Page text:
A new secret deal with China appears to be giving Beijing significant control over Iran. The ruling mullahs are selling off the country to China, just as some African governments did. Beijing appears more than happy to make deals with dictators, ignore their human rights abuses and plunder their nations to advance its own global hegemonic ambitions. Pictured: Iranian President Hassan Rouhani (right) and Chinese President Xi Jinping meet on January 23, 2016 in Tehran, Iran. (Photo by STR/AFP via Getty Images)
A slogan in which Iran's ruling mullahs have taken pride since they came to power in 1979 is: "Neither East nor West." The Iranian regime has long boasted about its independence from both Western and Eastern powers. A new secret deal with China, however, appears to be giving Beijing significant control over Iran.
The 25-year secret deal, which looks like a colonial agreement, grants China significant rights over the nation's resources. Leaked information reveals that one of its terms is that China will be investing nearly $400 billion in Iran's oil, gas and petrochemicals industries. In return, China will get priority to bid on any new project in Iran that is linked to these sectors. China will also receive a 12% discount and it can delay payments by up to two years. China will also be able to pay in any currency it chooses. It is also estimated that, in total, China will receive discounts of nearly 32%.
Another secret element of the agreement has a military dimension: China will deploy 5,000 members of its security forces on the ground in Iran. These concessions are unprecedented in the history of the Islamic Republic. The deal is a clear win for China; the $400 billion will be invested over 25 years, which is a small amount for the second-largest economy in the world. China will also have full authority over Iran's islands, gain access to Iran's oil at a highly discounted rate and increase its influence and presence in almost every sector of Iranian industry, including telecommunications, energy, ports, railways, and banking. China, incidentally, is the world's largest importer of oil.
Even some of Iran's politicians and state-owned newspapers have begun criticizing the deal. A headline in the Iranian newspaper Arman-e Melli, for example, surprisingly criticized the government: "Iran is not Kenya or Sri Lanka (to be colonized by China)."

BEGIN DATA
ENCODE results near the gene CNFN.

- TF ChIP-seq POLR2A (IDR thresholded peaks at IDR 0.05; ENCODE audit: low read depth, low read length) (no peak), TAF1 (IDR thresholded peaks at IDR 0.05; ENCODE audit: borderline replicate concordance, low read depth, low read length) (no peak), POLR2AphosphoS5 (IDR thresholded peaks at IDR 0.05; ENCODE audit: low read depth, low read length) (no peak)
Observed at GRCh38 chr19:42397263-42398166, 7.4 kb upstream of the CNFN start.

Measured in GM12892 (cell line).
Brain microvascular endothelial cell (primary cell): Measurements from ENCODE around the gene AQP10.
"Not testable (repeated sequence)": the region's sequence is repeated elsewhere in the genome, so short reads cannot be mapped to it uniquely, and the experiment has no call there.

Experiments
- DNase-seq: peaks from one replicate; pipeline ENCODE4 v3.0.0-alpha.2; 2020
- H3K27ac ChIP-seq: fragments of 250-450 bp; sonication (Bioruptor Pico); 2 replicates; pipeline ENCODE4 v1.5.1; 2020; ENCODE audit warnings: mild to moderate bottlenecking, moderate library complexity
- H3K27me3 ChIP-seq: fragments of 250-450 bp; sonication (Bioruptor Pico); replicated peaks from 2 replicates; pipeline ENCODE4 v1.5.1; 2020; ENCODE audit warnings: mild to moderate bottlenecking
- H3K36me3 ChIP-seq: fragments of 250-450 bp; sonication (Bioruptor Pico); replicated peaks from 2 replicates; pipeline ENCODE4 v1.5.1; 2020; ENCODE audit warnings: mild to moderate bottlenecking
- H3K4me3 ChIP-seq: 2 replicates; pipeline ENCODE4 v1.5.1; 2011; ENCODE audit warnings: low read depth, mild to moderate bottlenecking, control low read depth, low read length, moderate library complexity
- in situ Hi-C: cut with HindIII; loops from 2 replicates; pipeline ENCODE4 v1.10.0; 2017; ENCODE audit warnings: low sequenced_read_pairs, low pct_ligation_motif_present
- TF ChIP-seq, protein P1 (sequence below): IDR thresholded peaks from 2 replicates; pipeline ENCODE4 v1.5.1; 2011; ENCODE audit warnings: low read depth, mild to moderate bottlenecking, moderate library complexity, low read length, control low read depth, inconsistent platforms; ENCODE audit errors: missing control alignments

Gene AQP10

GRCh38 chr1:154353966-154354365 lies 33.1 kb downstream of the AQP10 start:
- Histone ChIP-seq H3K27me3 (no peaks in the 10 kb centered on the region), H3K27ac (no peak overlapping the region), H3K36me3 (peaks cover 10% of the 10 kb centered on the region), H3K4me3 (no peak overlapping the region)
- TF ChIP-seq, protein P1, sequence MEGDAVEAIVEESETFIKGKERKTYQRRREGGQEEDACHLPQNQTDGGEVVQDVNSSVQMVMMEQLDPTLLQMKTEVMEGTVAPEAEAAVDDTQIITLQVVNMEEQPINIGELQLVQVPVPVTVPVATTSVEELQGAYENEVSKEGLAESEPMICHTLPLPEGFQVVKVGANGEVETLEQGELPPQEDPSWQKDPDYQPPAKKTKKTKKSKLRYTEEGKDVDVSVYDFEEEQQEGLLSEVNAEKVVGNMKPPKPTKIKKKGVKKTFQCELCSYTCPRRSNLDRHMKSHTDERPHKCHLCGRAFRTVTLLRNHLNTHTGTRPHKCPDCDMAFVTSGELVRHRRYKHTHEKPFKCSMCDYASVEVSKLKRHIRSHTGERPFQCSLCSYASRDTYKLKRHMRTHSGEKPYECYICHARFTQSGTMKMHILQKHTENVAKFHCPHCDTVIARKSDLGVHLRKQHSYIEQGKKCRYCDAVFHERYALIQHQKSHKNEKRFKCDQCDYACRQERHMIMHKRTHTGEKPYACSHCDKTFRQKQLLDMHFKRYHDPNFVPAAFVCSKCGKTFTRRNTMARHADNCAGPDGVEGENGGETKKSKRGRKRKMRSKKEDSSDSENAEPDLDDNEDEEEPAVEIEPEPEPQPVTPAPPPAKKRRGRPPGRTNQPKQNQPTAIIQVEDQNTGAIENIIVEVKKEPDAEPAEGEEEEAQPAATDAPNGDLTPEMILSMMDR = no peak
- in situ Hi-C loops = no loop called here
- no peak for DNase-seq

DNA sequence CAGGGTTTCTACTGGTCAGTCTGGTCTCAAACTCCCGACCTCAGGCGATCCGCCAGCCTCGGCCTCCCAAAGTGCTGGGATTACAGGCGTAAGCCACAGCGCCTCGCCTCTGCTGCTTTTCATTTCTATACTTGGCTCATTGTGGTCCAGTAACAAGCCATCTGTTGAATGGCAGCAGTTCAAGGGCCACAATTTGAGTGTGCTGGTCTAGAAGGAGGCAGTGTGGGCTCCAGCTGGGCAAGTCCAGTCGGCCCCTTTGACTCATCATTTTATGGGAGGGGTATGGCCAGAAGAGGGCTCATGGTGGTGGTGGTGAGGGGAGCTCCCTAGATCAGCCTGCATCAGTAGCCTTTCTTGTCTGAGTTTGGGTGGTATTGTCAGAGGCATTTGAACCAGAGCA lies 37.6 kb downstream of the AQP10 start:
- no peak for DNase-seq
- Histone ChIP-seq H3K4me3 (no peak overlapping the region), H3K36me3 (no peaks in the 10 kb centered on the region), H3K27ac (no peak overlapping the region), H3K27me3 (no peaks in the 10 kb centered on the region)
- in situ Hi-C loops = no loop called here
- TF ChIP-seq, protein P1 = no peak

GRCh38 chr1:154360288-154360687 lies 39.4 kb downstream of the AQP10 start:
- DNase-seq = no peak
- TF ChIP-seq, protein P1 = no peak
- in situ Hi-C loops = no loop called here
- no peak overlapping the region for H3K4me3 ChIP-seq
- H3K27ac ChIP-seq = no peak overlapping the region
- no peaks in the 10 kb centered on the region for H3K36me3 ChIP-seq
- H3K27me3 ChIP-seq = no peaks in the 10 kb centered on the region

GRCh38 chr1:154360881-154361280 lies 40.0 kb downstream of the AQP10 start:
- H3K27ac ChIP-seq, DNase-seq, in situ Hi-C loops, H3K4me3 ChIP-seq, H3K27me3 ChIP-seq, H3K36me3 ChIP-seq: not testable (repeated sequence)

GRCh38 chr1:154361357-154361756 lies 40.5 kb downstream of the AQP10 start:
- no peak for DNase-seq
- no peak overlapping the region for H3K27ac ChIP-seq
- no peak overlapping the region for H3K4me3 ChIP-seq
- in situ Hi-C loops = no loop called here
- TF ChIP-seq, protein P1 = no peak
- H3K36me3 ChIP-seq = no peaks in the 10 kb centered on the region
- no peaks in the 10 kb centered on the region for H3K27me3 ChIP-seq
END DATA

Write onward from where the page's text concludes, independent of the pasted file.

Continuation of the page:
US Secretary of State Mike Pompeo warned countries in a speech to diplomats and business leaders at the UN Economic Commission for Africa in the Ethiopian capital, Addis Ababa, in February 2020, that they "should be wary of authoritarian regimes with empty promises. They breed corruption, dependency." An article in the Iranian newspaper Hamdeli, by the Iranian journalist Shirzad Abdollahi, was published with the title, "Will Iran become a Chinese colony?" He warned officials:
"The smiles of the Chinese and the Russians are as harmful and destructive to Iran as Trump's frown. The Americans are openly expressing their views, but the Chinese and the Russians are pursuing their own interests in the guise of diplomatic compliments. China, Russia, the United States, Europe, and all countries are pursuing their own national interests in relation to Iran, and romantic or hostile relations with Iran are meaningless."
Mahmoud Ahmadi Bighash, a hardline member of Iran's parliament, warned on a state-run TV channel that he believes "transferring full authority of Iranian islands to China" was included in the proposed agreement.
Even former Iranian President Mahmoud Ahmadinejad pointed to the danger of the deal:
"It is not valid to enter into a secret agreement with foreign parties without considering the will of the Iranian nation and against the interests of the country, and the Iranian nation will not recognize it."
Ahmadinejad told the ruling mullahs:
"Do you own the country, while auctioning the country without the knowledge of the people? We made a revolution so that no issue would be hidden from the nation, and no one would consider themselves as the owners of the nation."
The domestic response of outrage to the deal is being echoed across Iran. Some Iranians are comparing the deal with China to the humiliating and colonial deals made prior to the Islamic Revolution. In 1872, for instance, Iran's ruler Nasir Al-Din Shah gave British banker Baron Julius de Reuter significant control over Persian roads, factories, extraction of resources, telegraphs, mills, and other public works in exchange for some of the revenue for 20 years. The Reuter concession was so extensive that even famous imperialists such as Lord Curzon characterized it as "the most complete grant ever made of control of resources by any country to a foreigner."
The ruling mullahs are selling off the country to China, just as some African governments did. Beijing appears more than happy to make deals with dictators, ignore their human rights abuses and plunder their nations to advance its own global hegemonic ambitions.
Dr. Majid Rafizadeh is a business strategist and advisor, Harvard-educated scholar, political scientist, board member of Harvard International Review, and president of the International American Council on the Middle East. He has authored several books on Islam and US foreign policy. He can be reached at Dr.Rafizadeh@Post.Harvard.Edu